This one is a little more straightforward, especially for ecommerce. If your pricing is too high that may be too much of an obstacle for people to overcome before they buy from you, especially if you’re not adding value in other ways (e.g. lower shipping costs, fast delivery, warranty, guarantees).

If you retarget to this type of visitor, you may be retargeting to someone who has already bought the product from another website.

 Landing pages

This may only get rid of a few people from the overall retargeting list, but it will still save you some budget: if someone lands on your ‘terms and conditions’ page, are they likely to buy at all? The same goes for “404 Page Not Found” pages, depending on how visitors arrived there.

If they’re not interested, why would they click an ad anyway?

If you do add every visitor, or every visitor that hasn’t converted, to your retargeting list, then they won’t all click on your advertisements. You could argue that visitors who didn’t find what they were looking for the first time aren’t likely to click on an ad.

However, your ads will no doubt be designed to be clicked on. They should be visually attractive and may still reflect a subject matter the visitor is vaguely interested in. If you use an incentive or offer, especially one with immediacy, then it’s even more likely to be clicked on.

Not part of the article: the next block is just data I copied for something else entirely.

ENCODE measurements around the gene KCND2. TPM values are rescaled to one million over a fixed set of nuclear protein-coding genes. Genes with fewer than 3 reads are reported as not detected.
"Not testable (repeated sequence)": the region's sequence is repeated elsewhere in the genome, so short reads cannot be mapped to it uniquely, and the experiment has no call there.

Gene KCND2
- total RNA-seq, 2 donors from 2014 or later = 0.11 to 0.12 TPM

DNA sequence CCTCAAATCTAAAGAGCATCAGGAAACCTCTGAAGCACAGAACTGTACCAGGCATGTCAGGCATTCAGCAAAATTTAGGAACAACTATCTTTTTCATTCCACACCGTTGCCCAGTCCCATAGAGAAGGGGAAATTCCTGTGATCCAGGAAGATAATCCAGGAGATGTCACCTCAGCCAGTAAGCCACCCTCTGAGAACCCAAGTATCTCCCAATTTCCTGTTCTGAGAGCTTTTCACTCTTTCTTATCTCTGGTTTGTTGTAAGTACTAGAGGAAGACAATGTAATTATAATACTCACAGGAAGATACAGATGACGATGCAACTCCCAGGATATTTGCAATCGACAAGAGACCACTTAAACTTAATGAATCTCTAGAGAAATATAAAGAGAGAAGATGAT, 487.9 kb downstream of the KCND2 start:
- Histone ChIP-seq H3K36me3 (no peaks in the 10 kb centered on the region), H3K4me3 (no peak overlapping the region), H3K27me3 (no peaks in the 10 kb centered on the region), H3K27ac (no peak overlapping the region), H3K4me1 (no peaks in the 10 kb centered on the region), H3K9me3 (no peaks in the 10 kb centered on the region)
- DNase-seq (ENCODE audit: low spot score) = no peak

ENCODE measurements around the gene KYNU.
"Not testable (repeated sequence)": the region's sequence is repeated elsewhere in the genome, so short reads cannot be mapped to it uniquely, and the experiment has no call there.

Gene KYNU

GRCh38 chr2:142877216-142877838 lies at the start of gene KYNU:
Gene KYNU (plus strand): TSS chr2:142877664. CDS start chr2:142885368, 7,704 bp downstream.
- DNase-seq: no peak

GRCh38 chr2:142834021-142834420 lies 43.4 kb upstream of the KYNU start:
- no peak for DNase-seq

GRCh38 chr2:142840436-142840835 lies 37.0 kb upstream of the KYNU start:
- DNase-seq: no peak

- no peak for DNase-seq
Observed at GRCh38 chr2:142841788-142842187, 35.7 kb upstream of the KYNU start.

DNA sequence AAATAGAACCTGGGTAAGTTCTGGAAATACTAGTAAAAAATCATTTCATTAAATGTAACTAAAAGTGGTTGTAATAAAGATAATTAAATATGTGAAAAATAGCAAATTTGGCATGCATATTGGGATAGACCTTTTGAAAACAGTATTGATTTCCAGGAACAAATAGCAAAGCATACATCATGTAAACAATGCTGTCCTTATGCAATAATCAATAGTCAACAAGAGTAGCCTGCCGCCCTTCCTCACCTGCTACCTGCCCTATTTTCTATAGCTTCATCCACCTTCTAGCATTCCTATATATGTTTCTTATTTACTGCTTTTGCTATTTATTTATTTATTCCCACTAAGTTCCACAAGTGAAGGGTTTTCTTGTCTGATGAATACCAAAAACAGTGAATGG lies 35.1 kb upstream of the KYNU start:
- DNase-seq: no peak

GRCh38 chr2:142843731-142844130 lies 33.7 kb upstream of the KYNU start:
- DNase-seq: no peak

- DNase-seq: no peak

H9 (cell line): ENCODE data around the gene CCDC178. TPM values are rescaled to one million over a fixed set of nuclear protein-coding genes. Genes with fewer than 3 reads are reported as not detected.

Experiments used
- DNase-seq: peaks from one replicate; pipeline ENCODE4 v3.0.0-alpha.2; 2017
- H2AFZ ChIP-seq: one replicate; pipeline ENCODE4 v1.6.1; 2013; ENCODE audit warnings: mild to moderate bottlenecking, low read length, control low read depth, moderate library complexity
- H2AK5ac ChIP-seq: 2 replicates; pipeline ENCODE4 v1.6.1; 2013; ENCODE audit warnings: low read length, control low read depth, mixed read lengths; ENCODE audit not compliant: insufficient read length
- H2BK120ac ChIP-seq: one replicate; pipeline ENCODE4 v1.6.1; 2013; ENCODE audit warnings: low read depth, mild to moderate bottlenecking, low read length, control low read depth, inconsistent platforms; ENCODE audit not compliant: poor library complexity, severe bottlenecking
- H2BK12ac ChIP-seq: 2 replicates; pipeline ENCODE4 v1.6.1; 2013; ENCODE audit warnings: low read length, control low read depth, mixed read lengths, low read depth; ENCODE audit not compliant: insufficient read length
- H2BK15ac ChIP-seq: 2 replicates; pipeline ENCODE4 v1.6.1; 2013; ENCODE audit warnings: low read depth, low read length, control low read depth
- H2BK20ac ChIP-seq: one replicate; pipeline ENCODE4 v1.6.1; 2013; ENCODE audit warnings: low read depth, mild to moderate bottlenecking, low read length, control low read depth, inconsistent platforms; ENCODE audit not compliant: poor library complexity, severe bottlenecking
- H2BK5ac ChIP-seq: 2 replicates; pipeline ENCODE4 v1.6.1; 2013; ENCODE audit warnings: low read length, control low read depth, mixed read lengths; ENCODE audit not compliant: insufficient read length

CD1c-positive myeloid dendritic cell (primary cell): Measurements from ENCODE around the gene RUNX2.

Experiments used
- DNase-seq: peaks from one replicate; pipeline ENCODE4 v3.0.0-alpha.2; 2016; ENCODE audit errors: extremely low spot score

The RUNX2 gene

Plus if you’re bidding with CPM bidding then click through doesn’t matter anyway. You’re either wasting money (because you can’t currently give them what they’re looking for, or won’t ever give them what they’re looking for), or you’re doing some slightly more relevant general display advertising, which probably isn’t your general intention.

Retargeting with any budget is a conversion aid. With a limited budget it’s not about getting in front of eyeballs, not a brand building exercise. It should be given the best possible chance of helping your website perform.

Segmentation for a successful retargeting campaign

By segmenting all of your visitors into categories and putting them into separate retargeting lists you are able to give your campaigns the best chance of performing, whatever retargeting platform you’re using.